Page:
Less-efficient cars are allowed limited time on the road, and as soon as the air quality gets bad, either too high a concentration of ozone or particulate matter, the government orders even newer, more efficient cars off the streets. They order factories to reduce their output. Food vendors are prohibited from using charcoal, and roadwork stops. If the air quality doesn't improve, the countermeasures get tougher. It can mean residents can't drive to work or school, for example, so they have to walk, bike or take public transportation. If it gets bad enough, government offices are shut down.

And this program has made a huge difference. In the '90s, Mexico City faced terrible air every month. Mexicans used to joke the air was so bad so often that birds would die mid-flight. Currently, really bad days are rare. We only have a handful of environmental contingencies each year.

ANTHONY KUHN, BYLINE: I'm Anthony in Seoul, where my air quality app is telling me the air quality right now is 70, which is moderate, not terrible. I used to report from Beijing, where, until recent years, air pollution was often off the charts. I used to live in an old neighborhood and burn coal in stoves to heat my home. That was before we had apps and air quality monitors, and many people around me had difficulty telling the difference between weather and pollution, fog and smog. Sure, it was unhealthy, but I saw it as part of the story I was covering and living.

In recent years, Beijing's air has improved as the government has moved factories out of the city center and phased out coal stoves. When I moved to Seoul 4 1/2 years ago, I thought I was leaving this smog behind. But I was wrong. It followed me.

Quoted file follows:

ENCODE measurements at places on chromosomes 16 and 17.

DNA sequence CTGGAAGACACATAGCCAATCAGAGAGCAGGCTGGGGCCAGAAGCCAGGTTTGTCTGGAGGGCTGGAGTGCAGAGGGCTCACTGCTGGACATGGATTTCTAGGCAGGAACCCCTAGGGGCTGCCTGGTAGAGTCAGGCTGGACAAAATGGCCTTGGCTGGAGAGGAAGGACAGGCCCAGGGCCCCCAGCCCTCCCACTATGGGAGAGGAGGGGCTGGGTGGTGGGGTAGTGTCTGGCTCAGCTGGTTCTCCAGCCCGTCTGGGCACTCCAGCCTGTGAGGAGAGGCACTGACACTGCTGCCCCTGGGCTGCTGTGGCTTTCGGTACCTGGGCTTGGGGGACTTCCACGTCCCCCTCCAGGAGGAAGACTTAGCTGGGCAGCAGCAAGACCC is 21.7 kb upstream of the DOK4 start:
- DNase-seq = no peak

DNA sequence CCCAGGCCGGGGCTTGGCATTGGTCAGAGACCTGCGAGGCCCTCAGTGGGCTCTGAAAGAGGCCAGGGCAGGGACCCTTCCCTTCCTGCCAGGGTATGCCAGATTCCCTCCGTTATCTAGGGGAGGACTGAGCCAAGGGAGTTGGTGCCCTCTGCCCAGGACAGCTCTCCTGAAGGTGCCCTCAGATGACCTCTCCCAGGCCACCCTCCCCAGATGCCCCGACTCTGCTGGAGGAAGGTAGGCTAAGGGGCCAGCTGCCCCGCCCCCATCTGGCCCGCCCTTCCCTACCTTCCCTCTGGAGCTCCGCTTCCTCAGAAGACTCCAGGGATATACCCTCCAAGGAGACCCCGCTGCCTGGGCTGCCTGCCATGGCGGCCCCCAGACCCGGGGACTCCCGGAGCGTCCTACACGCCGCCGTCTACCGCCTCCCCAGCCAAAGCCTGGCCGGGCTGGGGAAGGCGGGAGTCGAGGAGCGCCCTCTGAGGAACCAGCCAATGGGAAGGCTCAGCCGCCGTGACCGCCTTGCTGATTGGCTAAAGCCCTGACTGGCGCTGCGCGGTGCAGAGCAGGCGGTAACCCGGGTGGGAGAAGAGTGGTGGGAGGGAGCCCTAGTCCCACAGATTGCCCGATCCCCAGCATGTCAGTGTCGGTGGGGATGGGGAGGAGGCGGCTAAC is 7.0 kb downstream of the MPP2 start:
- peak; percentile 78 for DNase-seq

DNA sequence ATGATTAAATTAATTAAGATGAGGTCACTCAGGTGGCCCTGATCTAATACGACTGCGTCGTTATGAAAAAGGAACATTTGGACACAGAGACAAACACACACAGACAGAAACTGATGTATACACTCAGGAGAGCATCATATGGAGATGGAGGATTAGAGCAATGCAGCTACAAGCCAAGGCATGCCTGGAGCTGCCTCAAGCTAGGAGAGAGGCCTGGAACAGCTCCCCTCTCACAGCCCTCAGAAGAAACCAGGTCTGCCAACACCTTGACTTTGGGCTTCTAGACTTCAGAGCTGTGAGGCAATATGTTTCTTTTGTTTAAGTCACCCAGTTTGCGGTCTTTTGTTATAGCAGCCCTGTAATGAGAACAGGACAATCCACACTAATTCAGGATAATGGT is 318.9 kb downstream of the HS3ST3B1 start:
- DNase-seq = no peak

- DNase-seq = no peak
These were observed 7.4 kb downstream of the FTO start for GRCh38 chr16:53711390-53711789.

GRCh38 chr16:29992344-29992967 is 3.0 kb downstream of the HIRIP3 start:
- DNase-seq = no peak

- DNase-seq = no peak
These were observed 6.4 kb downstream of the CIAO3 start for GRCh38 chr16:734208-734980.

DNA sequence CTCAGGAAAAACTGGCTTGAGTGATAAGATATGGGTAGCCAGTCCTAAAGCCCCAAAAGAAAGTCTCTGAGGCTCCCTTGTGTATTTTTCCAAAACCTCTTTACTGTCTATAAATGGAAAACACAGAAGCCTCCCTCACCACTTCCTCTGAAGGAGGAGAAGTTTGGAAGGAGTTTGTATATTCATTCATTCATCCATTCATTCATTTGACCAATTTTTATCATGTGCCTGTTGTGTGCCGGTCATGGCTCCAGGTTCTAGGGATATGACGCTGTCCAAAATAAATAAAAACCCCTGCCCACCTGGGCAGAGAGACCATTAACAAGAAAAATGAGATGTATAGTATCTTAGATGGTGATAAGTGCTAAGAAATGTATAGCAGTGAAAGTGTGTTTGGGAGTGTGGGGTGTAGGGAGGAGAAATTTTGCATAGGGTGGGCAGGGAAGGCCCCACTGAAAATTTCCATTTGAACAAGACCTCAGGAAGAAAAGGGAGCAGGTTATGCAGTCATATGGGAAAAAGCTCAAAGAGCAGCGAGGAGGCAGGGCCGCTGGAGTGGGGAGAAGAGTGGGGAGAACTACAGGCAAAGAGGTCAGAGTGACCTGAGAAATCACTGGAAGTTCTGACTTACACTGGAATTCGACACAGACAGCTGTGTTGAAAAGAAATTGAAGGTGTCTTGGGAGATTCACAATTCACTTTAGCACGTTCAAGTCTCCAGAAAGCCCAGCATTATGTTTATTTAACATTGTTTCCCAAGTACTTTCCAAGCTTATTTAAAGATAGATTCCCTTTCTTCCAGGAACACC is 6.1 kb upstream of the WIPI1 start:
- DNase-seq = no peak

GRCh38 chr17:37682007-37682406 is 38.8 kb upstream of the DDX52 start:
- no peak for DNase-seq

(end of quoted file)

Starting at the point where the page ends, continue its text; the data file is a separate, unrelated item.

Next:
Some of South Korea's air pollution blows over from China. A lot of it is homemade. Yoon Suk Yeol, who took over as South Korea's president last year, has said that by the end of his five-year term, he'll get air quality up to the level of London or Paris. So far this year, though, we've had plenty of bad air days of air quality of 100 or worse. Not much I can do on those except stay indoors, crank up the air purifiers and wait for a stiff northwest wind to blow the smog away.

SHALU YADAV, BYLINE: This is Shalu in New Delhi, opening my curtains to see what it looks like outside. The sun is out. The sky is looking blue. But there's also a fair bit of dust flying around as morning traffic builds up here. The AQI app on my phone tells me that the air outside today is unhealthy for sensitive groups. The AQI level is 117, which is, frankly, not alarming enough for Delhiites to be worried. And that's because we have it so much worse in winters, when the AQI level sometimes goes beyond 700.

When it's that time of the year, I often don't need the app to tell me how grim it is outside. It's so bad that my eyes burn as soon as I wake up. I can taste the pollutants in my mouth, and the lungs feel like an overworked machine that needs a break. In fact, some studies suggest that breathing in the Delhi air is as dangerous as smoking about two dozen cigarettes a day. Emissions from factories, vehicles and burning of stubble by farmers - all these factors come together to make Delhi's air toxic. And the government's efforts to relieve the problem, restricting building construction and traffic to try and mitigate the pollution, isn't really enough.

MARTÍNEZ: That was Eyder Peralta in Mexico City, Anthony Kuhn in Seoul, Shalu Yadav in New Delhi.

(SOUNDBITE OF MUSIC) Transcript provided by NPR, Copyright NPR.

Emma Jacobs
Eyder Peralta is NPR's East Africa correspondent based in Nairobi, Kenya.
Anthony Kuhn is NPR's correspondent based in Seoul, South Korea, reporting on the Korean Peninsula, Japan, and the great diversity of Asia's countries and cultures. Before moving to Seoul in 2018, he traveled to the region to cover major stories including the North Korean nuclear crisis and the Fukushima earthquake and nuclear disaster.
Shalu Yadav